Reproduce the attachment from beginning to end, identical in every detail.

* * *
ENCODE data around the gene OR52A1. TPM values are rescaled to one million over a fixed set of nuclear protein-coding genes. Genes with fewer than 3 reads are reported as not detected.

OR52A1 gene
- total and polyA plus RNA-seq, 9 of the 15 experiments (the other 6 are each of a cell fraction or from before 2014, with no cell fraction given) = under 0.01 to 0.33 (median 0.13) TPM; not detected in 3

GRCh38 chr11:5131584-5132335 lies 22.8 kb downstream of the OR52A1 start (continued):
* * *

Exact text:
ENCODE data around the gene OR52A1. TPM values are rescaled to one million over a fixed set of nuclear protein-coding genes. Genes with fewer than 3 reads are reported as not detected.

OR52A1 gene
- total and polyA plus RNA-seq, 9 of the 15 experiments (the other 6 are each of a cell fraction or from before 2014, with no cell fraction given) = under 0.01 to 0.33 (median 0.13) TPM; not detected in 3

GRCh38 chr11:5131584-5132335 lies 22.8 kb downstream of the OR52A1 start (continued):